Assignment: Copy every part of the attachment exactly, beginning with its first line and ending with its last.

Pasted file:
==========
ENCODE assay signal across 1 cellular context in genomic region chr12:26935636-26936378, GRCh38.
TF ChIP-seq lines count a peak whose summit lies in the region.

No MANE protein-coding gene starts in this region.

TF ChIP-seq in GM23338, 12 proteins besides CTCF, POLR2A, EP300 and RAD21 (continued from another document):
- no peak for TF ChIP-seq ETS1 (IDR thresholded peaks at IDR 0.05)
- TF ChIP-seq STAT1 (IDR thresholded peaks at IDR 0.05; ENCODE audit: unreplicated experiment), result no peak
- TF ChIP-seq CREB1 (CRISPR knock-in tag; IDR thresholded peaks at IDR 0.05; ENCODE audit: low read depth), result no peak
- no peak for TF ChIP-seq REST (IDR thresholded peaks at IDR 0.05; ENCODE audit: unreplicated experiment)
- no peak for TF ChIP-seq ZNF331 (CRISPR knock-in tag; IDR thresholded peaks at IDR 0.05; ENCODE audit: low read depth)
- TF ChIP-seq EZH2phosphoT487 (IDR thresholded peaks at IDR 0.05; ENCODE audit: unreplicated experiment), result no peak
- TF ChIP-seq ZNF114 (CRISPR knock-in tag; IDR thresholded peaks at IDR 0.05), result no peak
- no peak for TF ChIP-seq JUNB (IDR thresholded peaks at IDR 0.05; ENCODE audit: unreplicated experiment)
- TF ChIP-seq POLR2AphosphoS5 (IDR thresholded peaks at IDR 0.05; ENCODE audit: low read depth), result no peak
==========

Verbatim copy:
ENCODE assay signal across 1 cellular context in genomic region chr12:26935636-26936378, GRCh38.
TF ChIP-seq lines count a peak whose summit lies in the region.

No MANE protein-coding gene starts in this region.

TF ChIP-seq in GM23338, 12 proteins besides CTCF, POLR2A, EP300 and RAD21 (continued from another document):
- no peak for TF ChIP-seq ETS1 (IDR thresholded peaks at IDR 0.05)
- TF ChIP-seq STAT1 (IDR thresholded peaks at IDR 0.05; ENCODE audit: unreplicated experiment), result no peak
- TF ChIP-seq CREB1 (CRISPR knock-in tag; IDR thresholded peaks at IDR 0.05; ENCODE audit: low read depth), result no peak
- no peak for TF ChIP-seq REST (IDR thresholded peaks at IDR 0.05; ENCODE audit: unreplicated experiment)
- no peak for TF ChIP-seq ZNF331 (CRISPR knock-in tag; IDR thresholded peaks at IDR 0.05; ENCODE audit: low read depth)
- TF ChIP-seq EZH2phosphoT487 (IDR thresholded peaks at IDR 0.05; ENCODE audit: unreplicated experiment), result no peak
- TF ChIP-seq ZNF114 (CRISPR knock-in tag; IDR thresholded peaks at IDR 0.05), result no peak
- no peak for TF ChIP-seq JUNB (IDR thresholded peaks at IDR 0.05; ENCODE audit: unreplicated experiment)
- TF ChIP-seq POLR2AphosphoS5 (IDR thresholded peaks at IDR 0.05; ENCODE audit: low read depth), result no peak